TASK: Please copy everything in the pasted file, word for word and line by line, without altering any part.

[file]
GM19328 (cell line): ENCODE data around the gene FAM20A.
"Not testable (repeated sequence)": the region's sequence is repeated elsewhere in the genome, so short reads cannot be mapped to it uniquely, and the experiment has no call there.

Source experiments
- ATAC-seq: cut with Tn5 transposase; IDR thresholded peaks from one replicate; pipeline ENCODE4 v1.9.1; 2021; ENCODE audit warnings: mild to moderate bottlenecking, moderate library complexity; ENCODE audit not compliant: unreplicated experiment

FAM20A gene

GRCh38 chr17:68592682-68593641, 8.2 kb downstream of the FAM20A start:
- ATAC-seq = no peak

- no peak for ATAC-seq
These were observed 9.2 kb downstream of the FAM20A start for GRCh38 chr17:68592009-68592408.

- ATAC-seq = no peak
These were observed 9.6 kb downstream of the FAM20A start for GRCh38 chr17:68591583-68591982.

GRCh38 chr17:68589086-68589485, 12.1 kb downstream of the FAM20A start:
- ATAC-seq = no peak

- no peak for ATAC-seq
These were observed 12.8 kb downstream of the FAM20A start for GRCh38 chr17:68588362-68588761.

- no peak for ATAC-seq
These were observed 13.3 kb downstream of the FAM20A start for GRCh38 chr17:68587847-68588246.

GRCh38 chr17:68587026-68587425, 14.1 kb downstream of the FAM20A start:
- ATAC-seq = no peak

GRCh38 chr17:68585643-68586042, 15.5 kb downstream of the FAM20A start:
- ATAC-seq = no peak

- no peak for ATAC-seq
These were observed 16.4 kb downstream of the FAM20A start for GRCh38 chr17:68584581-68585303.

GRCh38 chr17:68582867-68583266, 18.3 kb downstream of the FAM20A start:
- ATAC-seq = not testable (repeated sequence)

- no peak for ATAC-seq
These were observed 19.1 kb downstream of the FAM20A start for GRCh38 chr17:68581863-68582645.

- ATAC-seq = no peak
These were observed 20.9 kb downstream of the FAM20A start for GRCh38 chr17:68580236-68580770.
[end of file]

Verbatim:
GM19328 (cell line): ENCODE data around the gene FAM20A.
"Not testable (repeated sequence)": the region's sequence is repeated elsewhere in the genome, so short reads cannot be mapped to it uniquely, and the experiment has no call there.

Source experiments
- ATAC-seq: cut with Tn5 transposase; IDR thresholded peaks from one replicate; pipeline ENCODE4 v1.9.1; 2021; ENCODE audit warnings: mild to moderate bottlenecking, moderate library complexity; ENCODE audit not compliant: unreplicated experiment

FAM20A gene

GRCh38 chr17:68592682-68593641, 8.2 kb downstream of the FAM20A start:
- ATAC-seq = no peak

- no peak for ATAC-seq
These were observed 9.2 kb downstream of the FAM20A start for GRCh38 chr17:68592009-68592408.

- ATAC-seq = no peak
These were observed 9.6 kb downstream of the FAM20A start for GRCh38 chr17:68591583-68591982.

GRCh38 chr17:68589086-68589485, 12.1 kb downstream of the FAM20A start:
- ATAC-seq = no peak

- no peak for ATAC-seq
These were observed 12.8 kb downstream of the FAM20A start for GRCh38 chr17:68588362-68588761.

- no peak for ATAC-seq
These were observed 13.3 kb downstream of the FAM20A start for GRCh38 chr17:68587847-68588246.

GRCh38 chr17:68587026-68587425, 14.1 kb downstream of the FAM20A start:
- ATAC-seq = no peak

GRCh38 chr17:68585643-68586042, 15.5 kb downstream of the FAM20A start:
- ATAC-seq = no peak

- no peak for ATAC-seq
These were observed 16.4 kb downstream of the FAM20A start for GRCh38 chr17:68584581-68585303.

GRCh38 chr17:68582867-68583266, 18.3 kb downstream of the FAM20A start:
- ATAC-seq = not testable (repeated sequence)

- no peak for ATAC-seq
These were observed 19.1 kb downstream of the FAM20A start for GRCh38 chr17:68581863-68582645.

- ATAC-seq = no peak
These were observed 20.9 kb downstream of the FAM20A start for GRCh38 chr17:68580236-68580770.